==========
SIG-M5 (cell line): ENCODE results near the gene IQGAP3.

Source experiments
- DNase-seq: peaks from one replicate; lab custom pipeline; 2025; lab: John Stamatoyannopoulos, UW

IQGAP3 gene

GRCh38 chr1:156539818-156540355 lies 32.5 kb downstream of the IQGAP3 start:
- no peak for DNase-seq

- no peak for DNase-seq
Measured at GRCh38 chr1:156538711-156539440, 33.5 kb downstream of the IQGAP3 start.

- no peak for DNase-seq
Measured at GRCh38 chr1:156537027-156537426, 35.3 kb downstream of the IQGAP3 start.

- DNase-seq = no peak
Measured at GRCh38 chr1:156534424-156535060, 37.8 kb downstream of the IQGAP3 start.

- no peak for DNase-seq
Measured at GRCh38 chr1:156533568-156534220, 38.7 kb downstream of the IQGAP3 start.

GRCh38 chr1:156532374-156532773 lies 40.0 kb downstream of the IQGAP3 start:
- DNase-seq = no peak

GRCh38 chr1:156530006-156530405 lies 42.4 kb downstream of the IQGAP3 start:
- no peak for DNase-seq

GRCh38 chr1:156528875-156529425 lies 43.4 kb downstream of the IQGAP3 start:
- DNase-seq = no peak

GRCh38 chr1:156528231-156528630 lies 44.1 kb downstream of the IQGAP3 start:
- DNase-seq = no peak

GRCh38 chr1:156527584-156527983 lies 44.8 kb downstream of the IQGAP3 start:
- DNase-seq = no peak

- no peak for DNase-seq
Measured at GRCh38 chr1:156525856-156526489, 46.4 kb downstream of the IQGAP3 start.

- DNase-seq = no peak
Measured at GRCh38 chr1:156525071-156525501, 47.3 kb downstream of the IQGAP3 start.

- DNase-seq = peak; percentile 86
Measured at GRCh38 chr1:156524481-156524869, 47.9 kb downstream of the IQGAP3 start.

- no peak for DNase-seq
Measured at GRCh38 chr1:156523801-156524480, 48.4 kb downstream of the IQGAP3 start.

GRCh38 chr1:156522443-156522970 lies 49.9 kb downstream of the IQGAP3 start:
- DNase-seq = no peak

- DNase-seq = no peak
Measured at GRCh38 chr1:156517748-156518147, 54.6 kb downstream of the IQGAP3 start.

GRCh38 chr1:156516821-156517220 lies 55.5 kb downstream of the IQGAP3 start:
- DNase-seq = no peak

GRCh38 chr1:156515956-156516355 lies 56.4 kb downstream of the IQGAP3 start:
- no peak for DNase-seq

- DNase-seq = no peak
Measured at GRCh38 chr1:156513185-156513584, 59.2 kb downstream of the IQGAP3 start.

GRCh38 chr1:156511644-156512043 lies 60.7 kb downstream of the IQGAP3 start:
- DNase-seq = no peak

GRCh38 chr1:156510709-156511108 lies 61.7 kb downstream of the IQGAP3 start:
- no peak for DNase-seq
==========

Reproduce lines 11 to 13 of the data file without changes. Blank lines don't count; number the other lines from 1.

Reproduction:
- DNase-seq = no peak
Measured at GRCh38 chr1:156534424-156535060, 37.8 kb downstream of the IQGAP3 start.

- no peak for DNase-seq